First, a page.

If God, as comedian Ellen DeGeneres once opined, looks like Oprah Winfrey, millions of viewers saw the deity's wrathful face January 26 when the TV talk show host and media empress, on live TV, drew and quartered best-selling author James Frey for embellishing his "memoir" of addiction and recovery "A Million Little Pieces."

The meaning of nonfiction should be non-hard. It should mean Not Fiction. Truth. Facts. That's pretty unequivocal. As in: plain truth, no-spin zone, hold the nuance, don't tell me "it depends on what is" is, as Bill Clinton once suggested in his own defense. So Oprah stuck up for something simple and unnuanced: the idea that nonfiction should be factually true.

Fiction is certainly O.K. with Oprah. Almost all of her 59 book club picks have been fiction. But don't confuse the two. "Why didn't you just write a novel?" she asked him, almost plaintively. Frey didn't answer her question.

I've been a close watcher of Oprah Winfrey for years, and her television show has always been values-driven. It accounts for her success. Oprah believes reliability and trust sell. Trust is more than a therapeutic or interpersonal, or even a religious concept; it's also a marketing idea. She's made herself a billionaire by urging other people to tell the truth, to confess. Her own recommendation has Midas value. She at least wants to stand by it, even if others hold their own reputations and representations in lower regard.

Literal truth has left the nonfiction building. Facts have been replaced by "creative nonfiction." But publishing truth, when you say that's what you're doing is not really a novel concept, pun intended. An early name for Quakers, the religious Society of Friends, was "publishers of the truth." In the 18th century, the term publish meant to "express publicly." Quakers--and in the interest of full disclosure, I'll tell the truth by revealing that I am one--were successful merchants in the 18th century because they were honest. People patronized Quakers because the customers knew what they were getting.

And while it's already been said that Oprah is "protecting her brand," it's not her brand alone that would benefit from a little bit more truth in advertising-what Quakers might call plain speech. The practice of plain speech meant tell the truth, the exact truth, without exaggeration or embellishment. It flows from our relationship with God, who is described as the Inner light or Truth. In championing this principle, Oprah could be a leader. Maybe others will follow.

Her fans expected something different...
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People who follow books know that the memoir genre is oversaturated. So it may be time for a shakeout. It may be that people who publish what is nonfiction--book publishers, newspapers--will start to hire fact checkers. (Anyone looking for a job? Prospects are rosy right now.)

Still, not everyone has taken Oprah's side. Her detractors seem to have multiplied overnight-among her own fans. If Frey got his just desserts from Oprah, Oprah is getting lambasted at her website. This place where Oprah-lovers congregate is a surprising place after the show. More than 12,000 posts have piled up in 24 hours, a rapid-fire volume of opinion. Many defend Frey and say Oprah is the one who's wrong. More precisely, they say she is an egomaniac who shredded a vulnerable man. Oprah's fans are saying she needs to have compassion--they're used to her going easy on the troubled. But is the author Frey her, or anyone's, victim?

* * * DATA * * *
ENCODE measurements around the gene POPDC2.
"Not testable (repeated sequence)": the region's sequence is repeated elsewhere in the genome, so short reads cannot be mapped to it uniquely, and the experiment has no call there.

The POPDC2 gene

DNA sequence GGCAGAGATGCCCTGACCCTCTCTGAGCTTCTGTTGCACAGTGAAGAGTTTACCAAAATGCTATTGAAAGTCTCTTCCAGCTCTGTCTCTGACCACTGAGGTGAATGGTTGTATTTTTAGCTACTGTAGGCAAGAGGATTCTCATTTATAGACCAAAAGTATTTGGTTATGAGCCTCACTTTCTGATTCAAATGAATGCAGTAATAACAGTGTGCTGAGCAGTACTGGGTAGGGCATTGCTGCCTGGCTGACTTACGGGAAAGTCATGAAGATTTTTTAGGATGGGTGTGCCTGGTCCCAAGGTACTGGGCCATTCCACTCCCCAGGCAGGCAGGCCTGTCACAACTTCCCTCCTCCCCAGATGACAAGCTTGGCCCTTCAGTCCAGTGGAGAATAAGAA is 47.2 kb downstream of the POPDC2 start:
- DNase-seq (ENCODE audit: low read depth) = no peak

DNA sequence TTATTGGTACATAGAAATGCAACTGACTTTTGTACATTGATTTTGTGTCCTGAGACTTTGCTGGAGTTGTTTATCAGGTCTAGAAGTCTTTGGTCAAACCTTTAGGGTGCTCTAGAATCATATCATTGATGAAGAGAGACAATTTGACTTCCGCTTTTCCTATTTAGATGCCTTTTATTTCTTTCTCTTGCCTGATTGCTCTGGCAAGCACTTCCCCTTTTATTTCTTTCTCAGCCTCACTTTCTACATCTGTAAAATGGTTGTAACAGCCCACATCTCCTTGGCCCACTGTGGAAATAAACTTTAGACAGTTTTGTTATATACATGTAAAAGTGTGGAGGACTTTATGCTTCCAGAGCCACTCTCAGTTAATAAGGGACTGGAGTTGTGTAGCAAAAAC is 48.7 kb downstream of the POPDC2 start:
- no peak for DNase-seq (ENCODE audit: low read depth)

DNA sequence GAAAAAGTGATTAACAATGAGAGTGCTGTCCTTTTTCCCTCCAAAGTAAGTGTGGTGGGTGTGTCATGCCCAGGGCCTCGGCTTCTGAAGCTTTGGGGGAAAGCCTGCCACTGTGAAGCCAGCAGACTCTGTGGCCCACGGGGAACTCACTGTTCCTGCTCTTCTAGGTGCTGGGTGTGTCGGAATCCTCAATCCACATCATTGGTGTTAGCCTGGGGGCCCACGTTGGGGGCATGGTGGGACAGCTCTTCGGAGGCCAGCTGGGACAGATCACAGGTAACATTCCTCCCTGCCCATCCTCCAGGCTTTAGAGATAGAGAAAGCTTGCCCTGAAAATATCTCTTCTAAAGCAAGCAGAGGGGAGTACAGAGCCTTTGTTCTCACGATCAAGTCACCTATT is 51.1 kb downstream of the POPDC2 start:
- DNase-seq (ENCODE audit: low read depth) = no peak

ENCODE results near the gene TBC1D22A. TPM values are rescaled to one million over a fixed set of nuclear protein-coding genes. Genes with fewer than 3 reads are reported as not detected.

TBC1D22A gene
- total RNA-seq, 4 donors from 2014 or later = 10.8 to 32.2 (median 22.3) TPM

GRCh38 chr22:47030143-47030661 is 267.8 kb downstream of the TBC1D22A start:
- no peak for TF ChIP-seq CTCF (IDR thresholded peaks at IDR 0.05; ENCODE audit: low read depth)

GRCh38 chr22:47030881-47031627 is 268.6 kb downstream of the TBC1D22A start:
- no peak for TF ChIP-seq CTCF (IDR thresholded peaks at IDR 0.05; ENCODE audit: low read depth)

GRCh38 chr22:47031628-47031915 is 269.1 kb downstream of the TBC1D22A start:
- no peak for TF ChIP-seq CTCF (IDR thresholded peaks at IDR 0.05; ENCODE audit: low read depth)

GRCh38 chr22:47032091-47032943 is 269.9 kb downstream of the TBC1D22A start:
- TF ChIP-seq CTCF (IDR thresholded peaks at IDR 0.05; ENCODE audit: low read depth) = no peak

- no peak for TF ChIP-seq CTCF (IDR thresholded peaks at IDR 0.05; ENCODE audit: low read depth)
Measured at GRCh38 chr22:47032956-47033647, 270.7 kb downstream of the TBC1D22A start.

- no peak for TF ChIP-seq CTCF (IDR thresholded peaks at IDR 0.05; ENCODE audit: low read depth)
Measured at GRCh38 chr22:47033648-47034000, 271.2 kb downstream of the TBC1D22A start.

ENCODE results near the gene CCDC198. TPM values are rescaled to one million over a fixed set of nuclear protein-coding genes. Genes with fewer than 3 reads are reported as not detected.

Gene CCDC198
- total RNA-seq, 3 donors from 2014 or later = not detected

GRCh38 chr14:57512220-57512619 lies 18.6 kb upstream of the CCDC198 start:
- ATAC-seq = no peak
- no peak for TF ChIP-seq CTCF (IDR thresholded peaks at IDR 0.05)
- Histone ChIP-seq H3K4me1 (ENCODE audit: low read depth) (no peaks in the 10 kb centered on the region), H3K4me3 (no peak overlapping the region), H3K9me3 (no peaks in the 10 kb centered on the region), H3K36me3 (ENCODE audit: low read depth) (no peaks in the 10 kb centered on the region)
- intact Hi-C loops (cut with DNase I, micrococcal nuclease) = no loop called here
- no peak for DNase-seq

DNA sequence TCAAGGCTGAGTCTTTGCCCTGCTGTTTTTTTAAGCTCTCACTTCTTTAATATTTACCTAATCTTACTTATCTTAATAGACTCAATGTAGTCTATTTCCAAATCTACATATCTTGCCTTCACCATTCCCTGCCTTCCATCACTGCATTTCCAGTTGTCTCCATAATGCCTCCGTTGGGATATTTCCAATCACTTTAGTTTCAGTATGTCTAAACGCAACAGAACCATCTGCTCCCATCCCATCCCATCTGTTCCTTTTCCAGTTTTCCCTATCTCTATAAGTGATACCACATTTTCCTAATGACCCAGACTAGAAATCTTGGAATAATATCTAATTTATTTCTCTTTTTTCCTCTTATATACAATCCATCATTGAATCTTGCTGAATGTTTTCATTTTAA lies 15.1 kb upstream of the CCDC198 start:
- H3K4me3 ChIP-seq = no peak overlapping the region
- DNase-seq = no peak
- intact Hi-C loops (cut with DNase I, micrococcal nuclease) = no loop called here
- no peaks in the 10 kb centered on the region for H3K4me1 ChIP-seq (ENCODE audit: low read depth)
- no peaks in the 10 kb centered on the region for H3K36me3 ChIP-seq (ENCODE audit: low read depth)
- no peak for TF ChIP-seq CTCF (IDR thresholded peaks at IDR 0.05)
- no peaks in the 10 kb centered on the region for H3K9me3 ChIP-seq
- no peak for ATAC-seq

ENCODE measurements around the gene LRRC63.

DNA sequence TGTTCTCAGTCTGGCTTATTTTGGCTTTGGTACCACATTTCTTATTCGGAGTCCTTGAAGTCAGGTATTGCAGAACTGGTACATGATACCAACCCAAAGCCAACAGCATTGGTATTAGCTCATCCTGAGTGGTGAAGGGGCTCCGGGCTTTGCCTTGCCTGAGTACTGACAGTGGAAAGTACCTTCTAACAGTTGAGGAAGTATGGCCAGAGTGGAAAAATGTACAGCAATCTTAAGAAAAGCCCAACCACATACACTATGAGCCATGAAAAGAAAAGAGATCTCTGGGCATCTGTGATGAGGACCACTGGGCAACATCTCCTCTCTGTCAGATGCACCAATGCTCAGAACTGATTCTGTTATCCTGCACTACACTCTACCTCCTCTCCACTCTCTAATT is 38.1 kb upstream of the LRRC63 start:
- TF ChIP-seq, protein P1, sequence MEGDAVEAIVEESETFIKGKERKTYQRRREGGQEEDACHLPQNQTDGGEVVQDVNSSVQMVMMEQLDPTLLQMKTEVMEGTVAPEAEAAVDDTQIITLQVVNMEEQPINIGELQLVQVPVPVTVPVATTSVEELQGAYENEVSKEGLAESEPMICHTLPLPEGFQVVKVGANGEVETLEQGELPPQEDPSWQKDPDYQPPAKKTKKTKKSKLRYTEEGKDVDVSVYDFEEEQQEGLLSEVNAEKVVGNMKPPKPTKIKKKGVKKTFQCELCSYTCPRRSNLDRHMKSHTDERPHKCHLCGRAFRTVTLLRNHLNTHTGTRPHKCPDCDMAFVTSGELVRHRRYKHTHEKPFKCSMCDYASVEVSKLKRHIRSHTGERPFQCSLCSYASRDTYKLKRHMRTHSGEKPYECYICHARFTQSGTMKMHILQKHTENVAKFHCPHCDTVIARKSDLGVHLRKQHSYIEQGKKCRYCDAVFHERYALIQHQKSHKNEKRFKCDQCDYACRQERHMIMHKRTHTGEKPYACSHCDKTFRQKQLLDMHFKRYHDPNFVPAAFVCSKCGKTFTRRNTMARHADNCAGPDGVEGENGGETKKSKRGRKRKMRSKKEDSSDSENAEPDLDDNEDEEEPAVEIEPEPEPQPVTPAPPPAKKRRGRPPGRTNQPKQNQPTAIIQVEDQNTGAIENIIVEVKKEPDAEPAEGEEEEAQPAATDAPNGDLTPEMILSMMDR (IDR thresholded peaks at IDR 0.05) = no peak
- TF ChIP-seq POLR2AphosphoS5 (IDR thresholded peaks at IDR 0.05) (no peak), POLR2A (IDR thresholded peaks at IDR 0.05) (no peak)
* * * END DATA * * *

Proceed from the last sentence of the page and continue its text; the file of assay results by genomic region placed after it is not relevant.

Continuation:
Though vulnerable is not a word that fits her, Oprah runs a certain risk. There is a tension between Oprah as champion of "everywoman"--with better shoes, as she likes to say--and Oprah as too big for her nicely tailored britches. Suddenly her own roots, her own American dream story--born in modest circumstances, a victim of abuse who rose to self-made billionaire, a story that "resonates," to use Oprah's word about Frey's tale--have been obscured. One day she represents for many the American dream, the next she is for some an egomaniac.

I worry about neither Oprah nor Frey. Oprah will outlive this. Unlike Martha Stewart, Oprah didn't do anything wrong. She's not going to jail. On her show with Frey, Oprah made an interesting distinction between lying (Frey's) and mistakes (hers), a distinction that may be too subtle for all but ethicists. She made a mistake in initially backing Frey, but he lied. I would hope that if publishing, or the media more generally, gain more fact checking and transparency, that will serve the public good. We all need more truth, and more publishers of truth.

Personally, I want to believe in Oprah. I'm tired of trying to figure out who's conning me, from the president to the novelist who says his research is true to the telemarketer. I think Oprah has her finger on a weary, confused, distrustful hunger for truth.

Oprah has said that TV is a place of accountability--no secrets--and this week she held Frey accountable. The truth does matter. I'm a journalism teacher, and I teach my students something simple: Tell the truth. It's the best defense against libel. The truth is also easier to remember.

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